Our thought was that when these low-savers saw just how many of their co-workers were saving the 401(k) plan that they would want to do the same. And we saw that actually, for many of them, there was a perverse effect where they became less likely to join the 401(k) plan when they saw how many of their peers were in already in the 401(k) plan. And it turned out that the higher that peer number was, the more discouraged they seemed to be from coming into the plan. Our speculation as to why this happened is that when you see just how far behind you are and just how many people you’re behind, it just discourages you. You just want to tune out and stop thinking about it. And so that’s what caused people to be less likely to join the 401(k) plan after receiving that message. So, it was quite a surprising result for us.
Ptak: Wanted to shift and talk for a bit about emergency savings, and we’ll also talk about SECURE Act 2.0. But you’ve been a proponent of building rainy day retirement savings accounts into retirement plans. So, quite apart from SECURE Act 2.0 and what it does to advance that, maybe you can talk about what form ideally such accounts would take? For instance, are they a sidecar option on a plan menu that someone could opt to direct a portion of their savings into? Like when somebody does it right, what does this look like?
Choi: I don’t know if we necessarily know exactly what right looks like because these are relatively new, not a lot of employers are doing them. I think that we believe that if these were auto-enrollment accounts, by default were contributing to them rather than not, that would be helpful. We think that if they were pretty liquid but not extremely, extremely liquid, so you have to pause for a little bit before you tap this body, so you couldn’t spend it on really frivolous stuff. But when you really needed it, it was there for you and administratively striking that balance I think is pretty difficult. So, I think that the implementations that we see tend to be just extremely liquid. But that would be another feature that would be nice. I think it would be nice if they were somehow integrated with the regular retirement savings account. So, once you hit some kind of dollar-limit accumulation in the emergency savings account, then the additional contributions that would have gone into that rainy day savings account would instead be redirected into the 401(k) or the retirement savings portion of the plan. I think that would be desirable.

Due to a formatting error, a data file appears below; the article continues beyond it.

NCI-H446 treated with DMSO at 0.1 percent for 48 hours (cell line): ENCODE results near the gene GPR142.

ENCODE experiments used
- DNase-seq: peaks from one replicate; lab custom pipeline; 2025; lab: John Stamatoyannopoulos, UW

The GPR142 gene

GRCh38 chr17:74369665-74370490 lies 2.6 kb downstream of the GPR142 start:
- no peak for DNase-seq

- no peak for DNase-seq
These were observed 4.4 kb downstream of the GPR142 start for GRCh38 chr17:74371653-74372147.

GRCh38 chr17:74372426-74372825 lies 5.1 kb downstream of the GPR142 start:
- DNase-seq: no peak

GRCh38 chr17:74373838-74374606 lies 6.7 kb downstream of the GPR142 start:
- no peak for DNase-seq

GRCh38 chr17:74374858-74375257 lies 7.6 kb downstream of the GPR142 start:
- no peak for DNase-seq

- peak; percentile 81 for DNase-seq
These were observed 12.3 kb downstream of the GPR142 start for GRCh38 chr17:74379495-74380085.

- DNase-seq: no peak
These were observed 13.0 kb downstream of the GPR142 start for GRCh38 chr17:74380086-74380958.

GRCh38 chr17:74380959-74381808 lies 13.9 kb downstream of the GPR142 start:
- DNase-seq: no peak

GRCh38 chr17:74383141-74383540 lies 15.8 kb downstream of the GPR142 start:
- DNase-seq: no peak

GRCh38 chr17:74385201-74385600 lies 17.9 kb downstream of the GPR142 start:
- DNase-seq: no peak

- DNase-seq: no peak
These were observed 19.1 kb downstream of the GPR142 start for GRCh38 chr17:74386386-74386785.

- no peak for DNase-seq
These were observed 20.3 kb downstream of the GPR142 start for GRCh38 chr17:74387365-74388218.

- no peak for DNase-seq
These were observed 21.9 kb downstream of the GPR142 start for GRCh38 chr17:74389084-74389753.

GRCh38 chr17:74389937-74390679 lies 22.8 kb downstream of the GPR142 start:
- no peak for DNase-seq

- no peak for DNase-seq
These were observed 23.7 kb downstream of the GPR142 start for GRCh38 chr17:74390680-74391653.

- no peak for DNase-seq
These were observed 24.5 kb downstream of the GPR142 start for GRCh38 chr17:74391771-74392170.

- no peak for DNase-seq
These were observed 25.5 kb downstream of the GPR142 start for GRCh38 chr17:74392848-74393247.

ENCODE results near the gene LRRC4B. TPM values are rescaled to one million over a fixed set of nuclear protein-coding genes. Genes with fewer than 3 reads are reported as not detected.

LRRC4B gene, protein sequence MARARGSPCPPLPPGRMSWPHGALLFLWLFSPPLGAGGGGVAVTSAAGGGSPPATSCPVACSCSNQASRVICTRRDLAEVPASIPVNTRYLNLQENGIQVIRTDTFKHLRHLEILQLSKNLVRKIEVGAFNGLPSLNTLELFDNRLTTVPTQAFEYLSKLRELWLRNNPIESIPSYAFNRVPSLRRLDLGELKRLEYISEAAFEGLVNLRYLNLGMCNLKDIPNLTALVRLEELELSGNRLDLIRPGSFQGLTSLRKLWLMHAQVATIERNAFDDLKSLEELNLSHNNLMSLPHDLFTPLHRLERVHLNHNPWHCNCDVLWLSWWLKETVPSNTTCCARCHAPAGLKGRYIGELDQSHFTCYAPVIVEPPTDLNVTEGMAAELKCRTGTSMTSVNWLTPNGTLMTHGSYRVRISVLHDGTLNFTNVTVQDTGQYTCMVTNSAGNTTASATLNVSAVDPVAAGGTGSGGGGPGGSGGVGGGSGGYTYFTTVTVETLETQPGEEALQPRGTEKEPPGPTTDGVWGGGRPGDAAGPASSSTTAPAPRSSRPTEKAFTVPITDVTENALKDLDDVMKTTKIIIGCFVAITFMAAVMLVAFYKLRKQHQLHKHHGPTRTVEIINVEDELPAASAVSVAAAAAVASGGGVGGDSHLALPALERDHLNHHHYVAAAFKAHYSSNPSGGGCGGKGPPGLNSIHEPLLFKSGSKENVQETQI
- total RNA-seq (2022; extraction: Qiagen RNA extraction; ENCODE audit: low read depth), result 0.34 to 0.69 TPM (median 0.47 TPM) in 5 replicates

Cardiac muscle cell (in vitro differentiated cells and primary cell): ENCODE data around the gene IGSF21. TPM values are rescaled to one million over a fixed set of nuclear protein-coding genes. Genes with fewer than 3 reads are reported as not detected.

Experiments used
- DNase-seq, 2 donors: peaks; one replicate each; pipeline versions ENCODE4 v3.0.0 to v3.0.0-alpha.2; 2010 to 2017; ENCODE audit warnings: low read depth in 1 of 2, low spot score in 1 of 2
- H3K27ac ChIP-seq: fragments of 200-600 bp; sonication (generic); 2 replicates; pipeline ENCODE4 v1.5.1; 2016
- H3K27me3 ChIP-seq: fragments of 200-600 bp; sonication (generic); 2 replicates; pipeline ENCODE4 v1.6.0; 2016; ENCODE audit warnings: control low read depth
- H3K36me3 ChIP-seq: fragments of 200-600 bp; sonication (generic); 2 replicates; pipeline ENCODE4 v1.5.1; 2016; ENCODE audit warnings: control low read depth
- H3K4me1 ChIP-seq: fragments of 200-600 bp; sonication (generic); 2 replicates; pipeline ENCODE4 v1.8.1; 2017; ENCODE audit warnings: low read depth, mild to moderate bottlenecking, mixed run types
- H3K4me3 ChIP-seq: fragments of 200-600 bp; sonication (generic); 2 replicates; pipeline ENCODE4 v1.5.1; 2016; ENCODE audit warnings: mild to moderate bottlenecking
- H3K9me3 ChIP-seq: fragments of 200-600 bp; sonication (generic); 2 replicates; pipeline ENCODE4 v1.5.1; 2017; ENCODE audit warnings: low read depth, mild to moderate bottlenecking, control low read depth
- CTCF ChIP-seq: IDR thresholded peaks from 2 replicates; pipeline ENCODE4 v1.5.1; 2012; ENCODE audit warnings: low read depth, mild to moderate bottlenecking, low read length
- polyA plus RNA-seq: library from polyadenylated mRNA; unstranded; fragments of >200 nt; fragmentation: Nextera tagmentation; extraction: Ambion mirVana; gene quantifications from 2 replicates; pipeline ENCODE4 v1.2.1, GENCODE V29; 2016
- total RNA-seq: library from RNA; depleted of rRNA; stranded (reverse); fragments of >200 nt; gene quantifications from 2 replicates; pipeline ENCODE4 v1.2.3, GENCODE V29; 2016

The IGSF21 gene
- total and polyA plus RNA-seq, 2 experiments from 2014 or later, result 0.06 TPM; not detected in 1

There’s a question of how matches are handled in a rainy-day saving system. So, suppose that you’re being auto-enrolled in the rainy-day savings account. But there’s also a match in your 401(k), and you’re not being matched on your rainy-day contributions, then employees might be annoyed and say, how come you are directing some of my contributions by default into the rainy-day savings account when I’m not maxed out on my matching contributions in the retirement savings side of the ledger? So, one way to address that concern is to actually match these contributions to the rainy-day savings account. That could be a match that goes directly into the rainy-day savings account, or it could be a match that goes into the retirement savings portion of the account. That does raise a concern that some people might try to gain the system where they will just contribute money to the rainy-day savings account and immediately withdraw it because all they want to do is to reap the matching contributions. I think that’s a complication. I think that that’s not going to be a very common behavior, but it could become a problem in certain contexts. So, that’s an issue that we need to keep an eye out for. I think there are a lot of design choices that have to be made and we’ll see as hopefully these things become more prevalent, what does work and what doesn’t work.
Benz: Delving into SECURE 2.0 and the emergency savings provision that’s part of SECURE 2.0, can you talk about that and whether, in your view, it goes far enough in terms of helping savers establish emergency funds and helping employers help their employees with emergency savings?
Choi: I think it’s a good start. I think there are things to quibble with. My understanding is that there are some substantial administrative complications and questions that remain around the emergency savings accounts that are allowed to be established under SECURE 2.0. And there’s this other out that employers have, which is now it becomes much easier to just withdraw up to $1,000 from your 401(k) plan to cover emergencies. So, a natural response by employers will be, look, I don’t want to deal with the headache of creating these separate rainy-day savings accounts and dealing with the regulatory questions and the IT complexity of setting up these different accounts. I’m just going to take the easy way out and allow my employees to now essentially take $1,000 hardship withdrawals. It’s a very easy adjustment to make in the plan and not do anything else. I think it’s fine to have this $1,000 withdrawal option, but really the ideal is that any contribution that goes into a rainy-day savings account is additional savings on top of what you were already saving in the retirement savings plan. So, by simply opening up the $1,000 withdrawal option without changing anything else in the plan, it is opening the door to more leakage without actually putting more money into the system. I think that’s a significant potential weakness of this new act.